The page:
I am not going to review the Moultrie as they are no longer available and the Taco's are, but will use the more expensive Moultrie as a basis for comparison. Now for my initial impression of the Tasco 8MP/TC and how well it worked during my first use of it. SIZE>It's a very small unit being 5-7/16" tall, 3-1/2" wide including hinges and hasps, and 2-7/8" in thickness. It is smaller than my out stretched hand. MOUNTING>like most trail cams it has attachment points molded into it that allow the use of a strap (supplied with it) or Bungie cords to secure it to a tree. Also has a tripod socket located at the bottom of the unit. PROGRAMMING>In my opinion VERY simple to set up and program. A person could have it programed and working in under 5 minuets less once you become familiar with it. I like the units option of being able to erase all photos on the SD card if you wish. One thing I didn't like was you can only set it to military time, but that's really no big deal and more of a very slight inconvenience as I had to learn how military time worked, took less than 5 minuets courtesy of my cell phone and Goggle. It does have a quick set up procedure on the inside of the cover, although here is another complaint the print is so small if you made need help by way of prescription glasses if you use them regularly to read it. I am presently borderline so I needed my wife's +1.5 glasses to read it. You also have the option of setting the camera to take a single pic or a series of 3 pics rapidly. I didn't try out the video option as I don't plan on using it at this time. BATTERY AND SD CARD INSTALL>Both very easy and quick. Takes 8 AA batteries. As I haven't any long term usage of the unit yet I have no first hand experience with battery life for this unit. Tasco advertises it at 6 months. I will have to wait and see. PERFORMANCE>I set two of my four units up in my back yard and tested it to confirm the advertised 50' trigger distance for the camera. I am happy to report it consistently triggered to a measured 63 feet in both day time and at night. But due to my limited knowledge of trail cams in general I don't now if the additional 13' of trigger distance at night was due to the increased amount of ambient light in my yard from surrounding homes helped to increase the trigger distance. This unit depending of course on distance, takes good to very good quality to excellent color pictures in daylight and good to VG pictures at night but night time pictures are black and white only. Daytime picture quality is better over all and able to take good quality pictures at a farther distance VS at night by about 25 yards based on my limited testing distances of 117 yards. Based on the photos it took during daylight hours you could easily recognize and judge a buck's antlers to 117 yards which was the maximum distance (confirmed with a Sig LRF) from the camera to my neighbors dark brown garage door across the street from my home. In my opinion based on the quality of the daytime pictures I have no doubt you could see and judge a buck beyond the 117 yards How much I'm not sure but my best guess would be another 15 yards at least. The night time pictures were of less quality and I have no doubt the units maximum effective range for usable pictures is less at night VS the day. I set one camera for a single pic at 1 minuet intervals and the other at 3 pictures at a 5 minuet interval and both worked perfectly per the time/date stamp on each camera. It also successfully stamped the camera # on each picture. Camera one took 137 total pictures in the 24 hours I had it out set at a single pic every 1 minuet. Camera two took 243 pictures set at 3 pictures every 5 minuets. PICTURE QUALITY>Bottom line is at 100 yards and under picture quality in the day time is very good you can easily recognize fine details as small as what type of shoes a person in the picture is wearing and I have no doubt they are much better than needed to judge a buck's antler quality as well as you could ever need to. I know I said 117 but I'm going to reduce that for the sake of caution. You should still be able to judge a bucks antlers at 100 yards if it's a shooter buck. I can see if its a small buck you could have difficulty judging his antlers if its a single picture is at a bad angle, but I'm more concerned with bigger bucks VS smaller ones and for MY PERPOSES I'm not worried about not being able to judge the rack quality of a non-shooter buck. At night the picture quality to 70 yards is noticeably less but I'm confident you will be able to judge a buck and decide if he's a shooter or not, you likely won't be able to tell intricate details of his rack the same as you would in day light, especially if again its a single picture of the buck at a bad angle.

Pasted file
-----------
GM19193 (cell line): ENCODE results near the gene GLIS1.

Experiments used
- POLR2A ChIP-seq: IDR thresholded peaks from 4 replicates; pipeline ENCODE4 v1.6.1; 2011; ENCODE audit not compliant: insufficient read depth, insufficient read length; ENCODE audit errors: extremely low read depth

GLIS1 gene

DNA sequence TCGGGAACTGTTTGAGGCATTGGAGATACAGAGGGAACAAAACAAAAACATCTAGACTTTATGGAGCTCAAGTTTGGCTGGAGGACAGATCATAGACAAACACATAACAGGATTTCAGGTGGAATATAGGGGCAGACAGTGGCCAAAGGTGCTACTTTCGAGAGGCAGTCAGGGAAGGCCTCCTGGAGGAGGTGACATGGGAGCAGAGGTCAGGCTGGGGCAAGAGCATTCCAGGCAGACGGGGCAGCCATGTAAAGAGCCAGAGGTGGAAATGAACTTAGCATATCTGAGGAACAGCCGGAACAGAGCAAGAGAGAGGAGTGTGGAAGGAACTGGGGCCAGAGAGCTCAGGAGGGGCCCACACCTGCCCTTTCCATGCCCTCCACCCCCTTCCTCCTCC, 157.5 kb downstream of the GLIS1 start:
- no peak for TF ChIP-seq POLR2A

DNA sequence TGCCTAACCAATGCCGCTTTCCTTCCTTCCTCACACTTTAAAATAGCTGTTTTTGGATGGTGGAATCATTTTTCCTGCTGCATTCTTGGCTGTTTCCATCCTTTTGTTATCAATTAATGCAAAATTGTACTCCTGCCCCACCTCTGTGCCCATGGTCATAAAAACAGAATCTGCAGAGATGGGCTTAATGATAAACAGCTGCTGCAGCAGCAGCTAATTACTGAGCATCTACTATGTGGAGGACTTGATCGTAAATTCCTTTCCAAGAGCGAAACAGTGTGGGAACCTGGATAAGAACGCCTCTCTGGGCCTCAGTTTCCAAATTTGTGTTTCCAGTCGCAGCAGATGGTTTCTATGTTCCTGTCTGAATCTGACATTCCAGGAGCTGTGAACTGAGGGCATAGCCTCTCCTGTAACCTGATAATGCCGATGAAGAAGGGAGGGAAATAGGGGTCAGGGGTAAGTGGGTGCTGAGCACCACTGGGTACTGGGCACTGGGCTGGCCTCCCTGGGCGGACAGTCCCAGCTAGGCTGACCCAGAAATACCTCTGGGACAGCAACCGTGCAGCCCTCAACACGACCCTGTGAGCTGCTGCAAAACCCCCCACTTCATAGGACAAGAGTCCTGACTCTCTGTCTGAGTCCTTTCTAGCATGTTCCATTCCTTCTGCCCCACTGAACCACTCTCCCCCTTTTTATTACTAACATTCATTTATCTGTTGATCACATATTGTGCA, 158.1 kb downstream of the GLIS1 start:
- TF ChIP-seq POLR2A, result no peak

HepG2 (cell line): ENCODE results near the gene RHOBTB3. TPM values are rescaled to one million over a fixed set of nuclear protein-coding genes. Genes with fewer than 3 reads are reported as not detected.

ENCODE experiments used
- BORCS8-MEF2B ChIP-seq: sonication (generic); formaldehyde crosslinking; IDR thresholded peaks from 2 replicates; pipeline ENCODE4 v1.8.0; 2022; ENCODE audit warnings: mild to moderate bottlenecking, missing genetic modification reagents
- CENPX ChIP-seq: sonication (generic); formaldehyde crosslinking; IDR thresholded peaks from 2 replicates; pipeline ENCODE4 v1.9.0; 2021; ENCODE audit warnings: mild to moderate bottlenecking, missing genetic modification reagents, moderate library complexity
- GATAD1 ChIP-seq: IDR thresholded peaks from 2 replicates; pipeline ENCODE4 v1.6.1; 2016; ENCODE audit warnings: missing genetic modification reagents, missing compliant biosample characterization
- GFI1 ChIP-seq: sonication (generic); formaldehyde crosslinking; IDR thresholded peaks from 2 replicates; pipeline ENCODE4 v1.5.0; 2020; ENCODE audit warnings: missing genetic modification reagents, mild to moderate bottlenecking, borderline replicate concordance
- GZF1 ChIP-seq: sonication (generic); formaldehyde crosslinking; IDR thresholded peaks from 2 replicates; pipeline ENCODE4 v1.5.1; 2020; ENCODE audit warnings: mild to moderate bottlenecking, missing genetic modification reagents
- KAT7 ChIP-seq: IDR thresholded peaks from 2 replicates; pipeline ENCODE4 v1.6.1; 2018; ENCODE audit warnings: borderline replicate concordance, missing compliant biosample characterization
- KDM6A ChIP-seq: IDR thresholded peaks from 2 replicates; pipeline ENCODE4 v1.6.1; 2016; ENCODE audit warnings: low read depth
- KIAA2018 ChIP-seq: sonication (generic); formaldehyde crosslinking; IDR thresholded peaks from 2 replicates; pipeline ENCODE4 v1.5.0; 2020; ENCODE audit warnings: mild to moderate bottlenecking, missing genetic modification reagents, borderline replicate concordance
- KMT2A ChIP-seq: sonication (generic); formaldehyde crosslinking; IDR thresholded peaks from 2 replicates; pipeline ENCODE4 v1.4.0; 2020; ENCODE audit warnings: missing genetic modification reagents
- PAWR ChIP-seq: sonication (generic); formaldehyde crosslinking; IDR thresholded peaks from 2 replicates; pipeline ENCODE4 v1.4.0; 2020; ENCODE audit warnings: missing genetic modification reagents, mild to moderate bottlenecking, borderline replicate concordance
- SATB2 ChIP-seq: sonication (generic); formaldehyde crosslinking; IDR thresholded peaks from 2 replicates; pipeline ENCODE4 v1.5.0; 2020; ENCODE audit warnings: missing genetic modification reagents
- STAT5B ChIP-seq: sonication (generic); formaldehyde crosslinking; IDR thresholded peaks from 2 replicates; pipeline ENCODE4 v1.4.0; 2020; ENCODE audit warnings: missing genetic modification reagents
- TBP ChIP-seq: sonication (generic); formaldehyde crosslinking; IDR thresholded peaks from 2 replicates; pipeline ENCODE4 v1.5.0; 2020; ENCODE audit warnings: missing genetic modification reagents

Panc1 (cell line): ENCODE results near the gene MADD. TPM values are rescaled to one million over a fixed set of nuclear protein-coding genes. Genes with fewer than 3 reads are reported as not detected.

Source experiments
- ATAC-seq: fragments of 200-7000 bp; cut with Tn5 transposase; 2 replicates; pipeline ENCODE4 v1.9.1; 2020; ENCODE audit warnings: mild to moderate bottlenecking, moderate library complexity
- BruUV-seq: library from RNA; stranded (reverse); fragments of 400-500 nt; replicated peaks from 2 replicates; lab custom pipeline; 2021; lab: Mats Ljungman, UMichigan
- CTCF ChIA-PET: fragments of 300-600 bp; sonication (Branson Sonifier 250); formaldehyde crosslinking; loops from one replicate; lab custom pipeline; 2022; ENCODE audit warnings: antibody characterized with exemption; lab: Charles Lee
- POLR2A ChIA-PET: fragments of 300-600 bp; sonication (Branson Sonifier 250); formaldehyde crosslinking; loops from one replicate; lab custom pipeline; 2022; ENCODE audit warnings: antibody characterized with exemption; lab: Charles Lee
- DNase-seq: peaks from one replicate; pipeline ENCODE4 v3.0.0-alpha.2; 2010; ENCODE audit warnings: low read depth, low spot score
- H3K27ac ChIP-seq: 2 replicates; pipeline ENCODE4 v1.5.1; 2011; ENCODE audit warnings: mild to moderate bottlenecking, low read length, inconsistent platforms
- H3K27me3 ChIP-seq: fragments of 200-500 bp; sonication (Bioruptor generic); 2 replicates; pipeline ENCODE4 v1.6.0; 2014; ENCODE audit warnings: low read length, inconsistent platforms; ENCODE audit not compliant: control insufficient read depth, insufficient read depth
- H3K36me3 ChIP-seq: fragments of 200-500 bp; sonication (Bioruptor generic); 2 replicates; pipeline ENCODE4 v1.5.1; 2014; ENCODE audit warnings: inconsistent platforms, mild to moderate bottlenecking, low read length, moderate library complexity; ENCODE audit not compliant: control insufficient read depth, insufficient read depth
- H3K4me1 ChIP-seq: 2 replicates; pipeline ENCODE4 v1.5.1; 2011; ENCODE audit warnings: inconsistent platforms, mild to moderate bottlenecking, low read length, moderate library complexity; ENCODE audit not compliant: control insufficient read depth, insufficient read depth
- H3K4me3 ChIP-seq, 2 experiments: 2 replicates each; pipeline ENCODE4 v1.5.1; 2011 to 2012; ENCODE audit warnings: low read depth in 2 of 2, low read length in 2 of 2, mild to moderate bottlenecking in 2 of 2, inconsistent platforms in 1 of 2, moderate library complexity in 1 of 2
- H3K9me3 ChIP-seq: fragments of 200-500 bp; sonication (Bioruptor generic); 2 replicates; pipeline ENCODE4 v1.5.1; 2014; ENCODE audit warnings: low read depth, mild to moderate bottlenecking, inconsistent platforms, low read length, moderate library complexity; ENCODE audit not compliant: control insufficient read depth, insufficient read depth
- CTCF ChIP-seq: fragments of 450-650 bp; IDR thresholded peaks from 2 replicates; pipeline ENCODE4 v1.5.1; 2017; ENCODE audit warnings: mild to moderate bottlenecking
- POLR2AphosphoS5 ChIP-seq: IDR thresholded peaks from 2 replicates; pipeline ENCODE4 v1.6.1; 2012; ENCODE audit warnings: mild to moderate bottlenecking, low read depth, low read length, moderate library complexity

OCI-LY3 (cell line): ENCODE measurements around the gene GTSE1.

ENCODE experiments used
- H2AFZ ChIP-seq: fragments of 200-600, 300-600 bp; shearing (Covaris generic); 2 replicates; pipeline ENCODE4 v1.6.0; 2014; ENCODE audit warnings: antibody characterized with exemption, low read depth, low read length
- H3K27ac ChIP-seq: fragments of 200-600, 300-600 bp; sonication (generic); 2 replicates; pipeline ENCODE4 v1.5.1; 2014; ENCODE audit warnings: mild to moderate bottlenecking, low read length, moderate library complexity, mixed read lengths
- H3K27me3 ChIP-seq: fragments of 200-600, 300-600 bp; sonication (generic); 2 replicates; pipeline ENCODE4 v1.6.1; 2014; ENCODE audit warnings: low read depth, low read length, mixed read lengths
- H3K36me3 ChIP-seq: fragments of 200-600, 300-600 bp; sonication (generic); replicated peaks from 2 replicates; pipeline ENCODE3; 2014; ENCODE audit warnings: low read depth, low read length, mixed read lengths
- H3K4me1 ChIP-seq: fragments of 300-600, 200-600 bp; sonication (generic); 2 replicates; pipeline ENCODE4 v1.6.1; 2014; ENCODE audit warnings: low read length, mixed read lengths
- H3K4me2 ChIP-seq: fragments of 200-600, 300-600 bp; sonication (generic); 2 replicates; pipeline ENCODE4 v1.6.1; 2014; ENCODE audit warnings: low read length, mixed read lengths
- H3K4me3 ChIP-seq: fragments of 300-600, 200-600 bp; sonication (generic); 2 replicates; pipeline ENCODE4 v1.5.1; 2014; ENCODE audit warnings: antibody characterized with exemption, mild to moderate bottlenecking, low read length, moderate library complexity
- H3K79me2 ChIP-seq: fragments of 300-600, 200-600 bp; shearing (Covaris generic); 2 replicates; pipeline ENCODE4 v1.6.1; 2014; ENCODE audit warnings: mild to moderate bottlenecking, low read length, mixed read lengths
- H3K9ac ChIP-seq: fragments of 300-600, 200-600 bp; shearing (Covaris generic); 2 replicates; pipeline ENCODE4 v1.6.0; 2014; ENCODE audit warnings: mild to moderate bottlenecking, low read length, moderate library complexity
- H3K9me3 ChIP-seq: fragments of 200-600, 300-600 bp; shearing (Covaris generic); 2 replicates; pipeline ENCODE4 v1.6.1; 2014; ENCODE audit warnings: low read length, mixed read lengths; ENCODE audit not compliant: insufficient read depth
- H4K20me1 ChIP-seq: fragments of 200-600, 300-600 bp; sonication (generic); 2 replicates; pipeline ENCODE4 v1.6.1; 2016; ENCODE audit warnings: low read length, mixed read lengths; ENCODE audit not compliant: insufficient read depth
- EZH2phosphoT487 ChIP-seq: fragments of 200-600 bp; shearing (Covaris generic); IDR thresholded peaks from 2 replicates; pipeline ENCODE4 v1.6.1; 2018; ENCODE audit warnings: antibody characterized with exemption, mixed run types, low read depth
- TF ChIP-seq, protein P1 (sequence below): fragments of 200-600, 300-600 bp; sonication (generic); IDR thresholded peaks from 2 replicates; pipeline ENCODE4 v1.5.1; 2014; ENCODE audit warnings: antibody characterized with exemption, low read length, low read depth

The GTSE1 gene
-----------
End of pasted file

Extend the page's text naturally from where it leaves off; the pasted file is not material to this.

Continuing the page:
CONCLUSION>Based on this ADMITTEDLY limited test I am so far 100% happy with the Tasco 8MP trail cam as FOR THE PRICE of under $30 it fills MY PERSONAL requirements very well in it takes as good if not better of pictures as one can expect for a sub-$30 trail cam and the price allows me to buy enough units to effectively scout my property, monitor and inventory the deer on it and plan my hunts and just as importantly my travel routs into and out of my property accordingly. For my requirements and situation as it applies to hunting the $25 Tasco 8mp trail cam serves me as well as needed. I feel I am far better served being able to buy six total trail cams for $175, or less than $30 each than at best 3 higher priced trail cams for the same money that would actually not serve my purposes as well let alone better and would cut the amount of my property I can monitor in half. If you are like me on a budget and are looking to buy 4 or more trail cams that take good pictures out to 100 yards in day light and 70 or less at night you might want to give the Tasco 8MP trail cam your consideration. I applologise for not having posted any pictures but I some how (I honestly don't know how I did it) messed up and deleted all my pics I downloaded to my computer and used the trail cam to erase the SD card once I put it back in. I'm guessing I deleted them from my computer as I can not locate them anywhere I know they should be. I am heading down to my land for a last doe bow hunt and will put them all up then. I will test one out for both day and night and down load them to my computer and save the SD card as I have enough I can spare the one I use for the testand will post them here once I get back after the 1st of the year. Hope this was helpful to at least some budget minded person as am I.